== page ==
In terms of action, what does Toofaan have that the audiences here haven’t seen in other Indian boxing films?

I taught Farhan how professionals fight. I wanted him to have the ability to turn it up or down. Some of the fight scenes in the film are quite sophisticated, really world-class stuff. That’s my background... to prepare world champions to fight and win world titles. It’s really hard for me to try and teach you how to not be a good fighter (laughs).

But I am a firm believer in the fact that the action must serve the story. So it’s not just action for the sake of action. If you see two people fight in the boxing ring in a film in which I am involved, I want you to know that there is something else also going on than just the fighting... there have to be emotions, there has to be some emotional baggage. When that happens, then the audience becomes part of the journey. Boxing is also about facial expressions, the way you move, there’s a rhythm, life and soul to it rather than getting in and throwing punches.

You have trained quite a few world champions, and that includes working with “Sugar” Ray Leonard for 18 years. You recently Instagrammed a lovely picture with Muhammad Ali. According to you, what are the qualities that are common to and often define the most dedicated and successful sportspersons?

I think it’s their work ethic, humility and the understanding and ability to take the emphasis off self. To understand that your life is not just your own. To accept that you have a responsibility to make this a better place than when you got here. I think Farhan had a great deal of humility and also concern for everybody else on set. He had a sense of responsibility and the ability to understand that even though he had a rough training day yesterday, he just can’t call in sick because there are so many other people involved in a film. So even if it’s an actor we are talking about here, as a sportsperson, he learnt to take the emphasis off self. All great sportspersons have to make sacrifices and lead by example. That’s a common denominator.

A lot of your work in Hollywood has been with Will Smith. What defines the personal and professional equation that the two of you share?

We have some common ethics, in terms of how we conduct ourselves. Our value systems and how we treat others is similar. After Ali (2001, in which Will Smith played Muhammad Ali), Will approached me and said, ‘I like your philosophy, and I would love you to impart your philosophy to everyone who works in my office and everybody that’s on my set.’ I have worked on many films with him after that, as well as on Matrix with his wife (Jada Pinkett Smith).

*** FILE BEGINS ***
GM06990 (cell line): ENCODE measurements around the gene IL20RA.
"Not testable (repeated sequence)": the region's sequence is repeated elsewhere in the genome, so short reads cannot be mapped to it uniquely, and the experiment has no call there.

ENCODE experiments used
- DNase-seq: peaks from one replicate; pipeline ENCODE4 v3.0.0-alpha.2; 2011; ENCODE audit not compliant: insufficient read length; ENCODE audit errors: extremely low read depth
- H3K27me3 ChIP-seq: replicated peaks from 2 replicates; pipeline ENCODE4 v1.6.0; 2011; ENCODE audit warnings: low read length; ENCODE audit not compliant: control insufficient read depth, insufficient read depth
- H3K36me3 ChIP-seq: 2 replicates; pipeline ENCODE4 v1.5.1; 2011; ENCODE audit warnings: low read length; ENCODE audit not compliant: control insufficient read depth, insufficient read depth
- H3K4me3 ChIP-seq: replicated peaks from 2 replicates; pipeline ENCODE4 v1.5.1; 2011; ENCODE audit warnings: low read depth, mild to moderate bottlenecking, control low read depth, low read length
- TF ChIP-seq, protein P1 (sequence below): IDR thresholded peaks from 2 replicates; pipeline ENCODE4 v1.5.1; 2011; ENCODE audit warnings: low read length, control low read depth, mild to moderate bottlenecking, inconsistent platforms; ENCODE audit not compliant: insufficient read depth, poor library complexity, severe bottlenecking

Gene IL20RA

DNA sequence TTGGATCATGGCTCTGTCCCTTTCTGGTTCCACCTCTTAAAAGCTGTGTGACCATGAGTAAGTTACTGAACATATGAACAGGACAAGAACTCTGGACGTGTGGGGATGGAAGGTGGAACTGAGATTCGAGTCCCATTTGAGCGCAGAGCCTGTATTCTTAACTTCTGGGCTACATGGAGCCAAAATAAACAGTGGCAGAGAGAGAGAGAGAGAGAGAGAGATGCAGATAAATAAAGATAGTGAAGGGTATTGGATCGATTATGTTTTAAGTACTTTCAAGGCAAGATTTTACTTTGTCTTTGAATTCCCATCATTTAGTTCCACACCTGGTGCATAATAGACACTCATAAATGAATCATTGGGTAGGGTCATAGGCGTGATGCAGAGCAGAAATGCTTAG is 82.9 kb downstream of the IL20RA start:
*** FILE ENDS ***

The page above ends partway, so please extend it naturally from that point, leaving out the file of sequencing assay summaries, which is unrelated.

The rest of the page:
I have worked with at least five-six Oscar nominees. I am a ‘do as I do’ coach, not a ‘do as I say’ coach. I won’t say, ‘Give me three miles’ and stand with a kitbag in the corner. I will start doing the running myself. When you say, ‘I’ll do it with you, follow me’ versus ‘Do this, do that’, then you lead by example.

Which film have you enjoyed working on the most?

I think Toofaan is the one I really enjoyed working on. It really taught me the value of humanity. I was 10,000 miles away from home, working with some of the nicest guys around. I have worked on some Hollywood films where things have been rough... you know what I mean? (Smiles) No compassion for each other, dog-eat-dog world, it’s all about money.... This film was different. Everybody was just down-to-earth. We would disagree and have heated arguments, but those were all passionate conversations about the story, about our mission with the film and what we wanted people to take away from the film.

Will we see you working more in Bollywood?

Definitely! Definitely! Farhan’s Excel Films already has a story in mind and I will be more than happy to work with him again.